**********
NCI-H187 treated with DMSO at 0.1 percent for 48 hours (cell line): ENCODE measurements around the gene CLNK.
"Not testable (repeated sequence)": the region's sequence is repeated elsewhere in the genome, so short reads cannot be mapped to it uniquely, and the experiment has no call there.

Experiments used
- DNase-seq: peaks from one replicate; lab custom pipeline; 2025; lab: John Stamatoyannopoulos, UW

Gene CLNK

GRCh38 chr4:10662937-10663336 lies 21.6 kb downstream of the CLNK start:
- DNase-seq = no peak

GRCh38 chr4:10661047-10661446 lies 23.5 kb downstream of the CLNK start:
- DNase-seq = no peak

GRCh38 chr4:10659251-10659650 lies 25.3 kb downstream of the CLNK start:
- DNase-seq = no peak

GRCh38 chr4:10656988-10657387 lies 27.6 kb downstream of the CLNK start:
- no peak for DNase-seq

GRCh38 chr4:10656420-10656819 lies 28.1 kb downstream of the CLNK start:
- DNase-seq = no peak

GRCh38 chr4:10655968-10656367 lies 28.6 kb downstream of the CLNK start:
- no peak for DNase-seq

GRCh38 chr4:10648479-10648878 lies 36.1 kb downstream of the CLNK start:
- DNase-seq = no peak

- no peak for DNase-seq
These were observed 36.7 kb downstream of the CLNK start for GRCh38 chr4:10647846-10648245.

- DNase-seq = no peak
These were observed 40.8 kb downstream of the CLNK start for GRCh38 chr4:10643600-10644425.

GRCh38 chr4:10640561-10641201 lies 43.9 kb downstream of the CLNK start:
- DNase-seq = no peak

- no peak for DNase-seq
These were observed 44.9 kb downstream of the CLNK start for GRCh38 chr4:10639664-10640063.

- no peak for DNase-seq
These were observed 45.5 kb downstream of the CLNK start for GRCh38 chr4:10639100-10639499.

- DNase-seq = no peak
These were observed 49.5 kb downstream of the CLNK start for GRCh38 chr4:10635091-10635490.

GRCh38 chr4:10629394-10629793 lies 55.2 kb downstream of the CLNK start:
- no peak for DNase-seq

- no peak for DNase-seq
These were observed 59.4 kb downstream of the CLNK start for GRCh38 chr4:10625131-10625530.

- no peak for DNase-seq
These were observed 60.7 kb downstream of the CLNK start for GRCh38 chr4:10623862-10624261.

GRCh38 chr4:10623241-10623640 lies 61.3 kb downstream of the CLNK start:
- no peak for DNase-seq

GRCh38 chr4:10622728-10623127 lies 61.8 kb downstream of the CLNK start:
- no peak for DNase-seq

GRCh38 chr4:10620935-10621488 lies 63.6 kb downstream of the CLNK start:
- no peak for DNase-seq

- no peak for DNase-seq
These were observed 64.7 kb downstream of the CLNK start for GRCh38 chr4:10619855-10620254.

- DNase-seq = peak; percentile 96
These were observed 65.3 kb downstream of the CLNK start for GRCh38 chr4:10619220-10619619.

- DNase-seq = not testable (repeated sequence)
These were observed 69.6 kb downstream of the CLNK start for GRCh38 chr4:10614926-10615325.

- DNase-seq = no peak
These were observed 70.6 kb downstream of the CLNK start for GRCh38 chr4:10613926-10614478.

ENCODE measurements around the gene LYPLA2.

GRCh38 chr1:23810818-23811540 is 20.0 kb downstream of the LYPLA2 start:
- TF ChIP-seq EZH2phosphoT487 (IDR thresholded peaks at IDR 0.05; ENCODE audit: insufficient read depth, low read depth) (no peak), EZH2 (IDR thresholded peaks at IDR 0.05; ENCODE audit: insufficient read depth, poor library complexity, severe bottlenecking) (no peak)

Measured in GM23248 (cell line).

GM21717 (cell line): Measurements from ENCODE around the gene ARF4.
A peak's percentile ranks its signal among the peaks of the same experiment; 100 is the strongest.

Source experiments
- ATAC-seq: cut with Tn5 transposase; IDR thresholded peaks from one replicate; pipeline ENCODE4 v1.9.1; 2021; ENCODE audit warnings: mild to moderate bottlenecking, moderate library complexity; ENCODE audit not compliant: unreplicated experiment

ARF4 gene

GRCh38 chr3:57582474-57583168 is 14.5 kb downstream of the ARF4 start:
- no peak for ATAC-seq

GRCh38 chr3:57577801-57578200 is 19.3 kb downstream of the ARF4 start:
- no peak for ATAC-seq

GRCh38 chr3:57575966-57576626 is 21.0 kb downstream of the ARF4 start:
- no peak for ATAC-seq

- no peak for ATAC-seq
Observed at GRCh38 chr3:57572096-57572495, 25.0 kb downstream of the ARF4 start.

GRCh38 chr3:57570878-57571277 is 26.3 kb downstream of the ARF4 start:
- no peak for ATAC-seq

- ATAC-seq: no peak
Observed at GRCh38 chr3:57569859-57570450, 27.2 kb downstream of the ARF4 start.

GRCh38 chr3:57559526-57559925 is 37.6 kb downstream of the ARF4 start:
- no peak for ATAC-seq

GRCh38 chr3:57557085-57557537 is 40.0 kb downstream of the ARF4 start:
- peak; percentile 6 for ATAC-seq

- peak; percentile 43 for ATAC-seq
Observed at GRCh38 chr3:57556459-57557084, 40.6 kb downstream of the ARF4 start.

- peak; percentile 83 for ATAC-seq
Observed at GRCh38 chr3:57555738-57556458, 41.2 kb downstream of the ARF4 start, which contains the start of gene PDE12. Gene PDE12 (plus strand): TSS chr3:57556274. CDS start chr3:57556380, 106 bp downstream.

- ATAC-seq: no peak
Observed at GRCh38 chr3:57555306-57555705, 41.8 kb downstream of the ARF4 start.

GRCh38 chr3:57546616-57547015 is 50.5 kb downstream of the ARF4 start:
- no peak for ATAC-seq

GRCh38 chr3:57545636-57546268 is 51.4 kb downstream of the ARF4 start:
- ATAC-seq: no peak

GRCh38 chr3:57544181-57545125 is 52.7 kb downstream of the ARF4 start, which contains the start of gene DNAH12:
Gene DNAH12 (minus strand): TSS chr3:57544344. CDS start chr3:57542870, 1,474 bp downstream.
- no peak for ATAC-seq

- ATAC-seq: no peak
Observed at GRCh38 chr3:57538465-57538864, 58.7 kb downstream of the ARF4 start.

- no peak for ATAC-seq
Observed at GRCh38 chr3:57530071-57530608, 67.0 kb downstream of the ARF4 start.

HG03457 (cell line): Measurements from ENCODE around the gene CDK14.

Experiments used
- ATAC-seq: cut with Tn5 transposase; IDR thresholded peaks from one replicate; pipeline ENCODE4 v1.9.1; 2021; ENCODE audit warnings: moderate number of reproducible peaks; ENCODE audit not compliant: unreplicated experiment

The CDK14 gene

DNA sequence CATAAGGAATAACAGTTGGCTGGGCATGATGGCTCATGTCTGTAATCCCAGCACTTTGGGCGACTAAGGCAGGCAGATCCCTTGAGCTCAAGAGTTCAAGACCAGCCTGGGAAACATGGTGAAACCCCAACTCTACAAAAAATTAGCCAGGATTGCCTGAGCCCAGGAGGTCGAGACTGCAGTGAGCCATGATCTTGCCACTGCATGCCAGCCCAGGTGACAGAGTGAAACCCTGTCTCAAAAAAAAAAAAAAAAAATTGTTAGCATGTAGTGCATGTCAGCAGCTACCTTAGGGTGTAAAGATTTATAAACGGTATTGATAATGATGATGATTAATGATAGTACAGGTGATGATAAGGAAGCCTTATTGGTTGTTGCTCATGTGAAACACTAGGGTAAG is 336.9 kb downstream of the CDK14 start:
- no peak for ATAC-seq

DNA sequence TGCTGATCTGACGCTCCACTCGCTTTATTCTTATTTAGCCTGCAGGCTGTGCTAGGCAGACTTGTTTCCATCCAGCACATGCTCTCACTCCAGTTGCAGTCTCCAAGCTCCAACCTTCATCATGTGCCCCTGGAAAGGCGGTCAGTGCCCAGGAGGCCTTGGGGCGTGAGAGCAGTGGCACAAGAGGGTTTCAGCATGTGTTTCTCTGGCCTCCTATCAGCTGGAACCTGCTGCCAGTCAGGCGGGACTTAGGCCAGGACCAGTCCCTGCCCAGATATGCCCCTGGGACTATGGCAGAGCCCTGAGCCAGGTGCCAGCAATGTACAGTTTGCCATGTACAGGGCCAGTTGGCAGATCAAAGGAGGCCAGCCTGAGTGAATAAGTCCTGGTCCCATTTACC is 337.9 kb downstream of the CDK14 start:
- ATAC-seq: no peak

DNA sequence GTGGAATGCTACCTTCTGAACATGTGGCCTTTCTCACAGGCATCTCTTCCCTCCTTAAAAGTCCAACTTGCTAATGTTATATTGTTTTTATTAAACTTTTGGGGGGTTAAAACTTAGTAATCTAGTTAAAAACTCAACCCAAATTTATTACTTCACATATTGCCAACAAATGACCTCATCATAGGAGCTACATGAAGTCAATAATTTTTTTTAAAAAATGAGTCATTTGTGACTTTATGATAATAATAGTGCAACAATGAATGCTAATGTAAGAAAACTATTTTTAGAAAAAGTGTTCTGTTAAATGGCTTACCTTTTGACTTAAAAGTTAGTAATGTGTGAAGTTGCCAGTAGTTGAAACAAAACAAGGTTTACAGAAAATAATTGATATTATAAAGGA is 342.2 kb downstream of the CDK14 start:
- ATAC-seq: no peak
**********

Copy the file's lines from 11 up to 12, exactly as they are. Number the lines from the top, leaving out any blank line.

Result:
- DNase-seq = no peak

GRCh38 chr4:10656988-10657387 lies 27.6 kb downstream of the CLNK start: